Royal Commission on Labour in India: Report(1929)||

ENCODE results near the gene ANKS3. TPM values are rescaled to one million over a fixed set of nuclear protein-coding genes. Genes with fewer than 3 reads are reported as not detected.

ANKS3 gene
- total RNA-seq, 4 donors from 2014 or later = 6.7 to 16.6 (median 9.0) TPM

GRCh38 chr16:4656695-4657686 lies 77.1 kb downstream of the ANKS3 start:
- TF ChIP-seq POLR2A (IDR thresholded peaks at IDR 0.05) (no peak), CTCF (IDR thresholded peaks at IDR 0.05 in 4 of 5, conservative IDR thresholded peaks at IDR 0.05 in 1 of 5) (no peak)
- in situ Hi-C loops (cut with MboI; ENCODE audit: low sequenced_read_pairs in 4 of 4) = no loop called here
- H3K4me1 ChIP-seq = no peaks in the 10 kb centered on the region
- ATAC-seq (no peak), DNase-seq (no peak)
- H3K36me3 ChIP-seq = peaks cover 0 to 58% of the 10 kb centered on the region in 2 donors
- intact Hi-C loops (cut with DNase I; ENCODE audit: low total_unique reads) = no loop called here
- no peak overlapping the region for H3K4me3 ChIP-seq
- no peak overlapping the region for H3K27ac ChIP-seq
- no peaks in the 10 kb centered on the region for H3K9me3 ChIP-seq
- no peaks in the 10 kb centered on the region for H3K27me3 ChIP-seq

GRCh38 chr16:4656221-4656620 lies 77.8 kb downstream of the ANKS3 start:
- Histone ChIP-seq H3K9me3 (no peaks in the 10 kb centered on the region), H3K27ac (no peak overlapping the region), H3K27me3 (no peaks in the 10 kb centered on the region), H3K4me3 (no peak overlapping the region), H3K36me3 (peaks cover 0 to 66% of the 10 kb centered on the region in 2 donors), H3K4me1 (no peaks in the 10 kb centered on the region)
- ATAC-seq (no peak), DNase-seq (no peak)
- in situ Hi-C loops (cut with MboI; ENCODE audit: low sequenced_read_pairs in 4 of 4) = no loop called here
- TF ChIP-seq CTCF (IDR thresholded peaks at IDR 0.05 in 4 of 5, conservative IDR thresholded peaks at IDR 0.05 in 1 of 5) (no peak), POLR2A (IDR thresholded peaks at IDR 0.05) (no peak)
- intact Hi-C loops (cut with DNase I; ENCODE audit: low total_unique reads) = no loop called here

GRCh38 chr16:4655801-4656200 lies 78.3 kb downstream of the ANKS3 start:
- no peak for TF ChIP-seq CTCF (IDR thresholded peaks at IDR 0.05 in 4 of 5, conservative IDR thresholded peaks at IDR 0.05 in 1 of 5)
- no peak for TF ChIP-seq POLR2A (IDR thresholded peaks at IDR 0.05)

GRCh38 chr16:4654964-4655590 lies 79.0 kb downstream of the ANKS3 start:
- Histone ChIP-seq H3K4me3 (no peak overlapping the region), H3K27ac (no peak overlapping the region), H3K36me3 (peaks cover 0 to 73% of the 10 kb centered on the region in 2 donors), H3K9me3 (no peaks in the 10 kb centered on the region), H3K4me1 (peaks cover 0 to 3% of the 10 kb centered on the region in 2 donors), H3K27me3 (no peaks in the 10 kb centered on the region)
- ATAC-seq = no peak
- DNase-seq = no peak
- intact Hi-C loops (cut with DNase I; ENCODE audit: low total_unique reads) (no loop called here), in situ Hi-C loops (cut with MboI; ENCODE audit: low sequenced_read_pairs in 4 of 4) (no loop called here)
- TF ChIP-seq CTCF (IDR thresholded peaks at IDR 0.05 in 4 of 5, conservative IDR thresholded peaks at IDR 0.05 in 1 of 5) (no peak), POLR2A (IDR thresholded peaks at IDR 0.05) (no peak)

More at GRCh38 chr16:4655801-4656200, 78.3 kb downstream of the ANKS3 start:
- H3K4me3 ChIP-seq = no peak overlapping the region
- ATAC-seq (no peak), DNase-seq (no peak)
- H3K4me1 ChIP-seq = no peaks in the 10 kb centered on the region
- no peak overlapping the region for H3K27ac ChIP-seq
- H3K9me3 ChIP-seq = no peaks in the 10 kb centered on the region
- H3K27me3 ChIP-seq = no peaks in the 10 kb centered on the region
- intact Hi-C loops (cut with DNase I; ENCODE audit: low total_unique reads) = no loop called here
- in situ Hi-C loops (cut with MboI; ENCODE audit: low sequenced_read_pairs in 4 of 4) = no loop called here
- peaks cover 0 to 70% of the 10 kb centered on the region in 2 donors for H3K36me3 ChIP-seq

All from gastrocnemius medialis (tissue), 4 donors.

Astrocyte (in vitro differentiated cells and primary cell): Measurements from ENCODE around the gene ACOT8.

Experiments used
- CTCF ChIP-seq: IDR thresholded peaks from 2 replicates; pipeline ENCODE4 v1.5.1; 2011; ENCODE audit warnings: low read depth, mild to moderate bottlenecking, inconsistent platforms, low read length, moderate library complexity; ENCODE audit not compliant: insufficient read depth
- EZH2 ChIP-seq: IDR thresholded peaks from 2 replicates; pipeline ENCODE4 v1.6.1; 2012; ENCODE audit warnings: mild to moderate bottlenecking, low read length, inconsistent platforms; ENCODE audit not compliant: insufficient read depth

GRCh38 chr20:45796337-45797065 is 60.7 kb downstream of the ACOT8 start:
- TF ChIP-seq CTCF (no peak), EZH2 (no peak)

The cultivation of tea extends from Darjeeling to the Dooars (or strictly the Western Dooars) which is a submontane country, twenty-two miles in width, between the Tista and Sankosh rivers and between Bhutan on the north and Cooch Bihar on the south. The cultivation of tea spread rapidly in the Dooars, and by 1907 most of the available land suitable for tea had already been taken up. About 126, 000 labourers are employed, most of whom are aboriginals from Chota Nagpur and the Santal Parganas in the province of Bihar and Orissa. The significant feature of recruitment for the Dooars has been the absence of any form of agreement or penal contract. Although labour is obtained from a considerable distance, the planters did not desire the application of the almost ubiquitous Workmen's Breach of Contract Act to this area. We believe that it is the absence of penal contracts, as much as any other factor, which has been responsible for the comparative absence here of the serious difficulties which have attended recruiting for the neighbouring province of Assam. At no time has it been necessary for Government to control recruitment for the Dooars, and except for short periods, the planters have been able to secure an adequate supply of labour, most of which is permanently settled on the gardens, only about ten per cent returning annually to their homes. The method of recruitment is mainly the same sardari system as is prescribed for Assam, but is subject to no official control.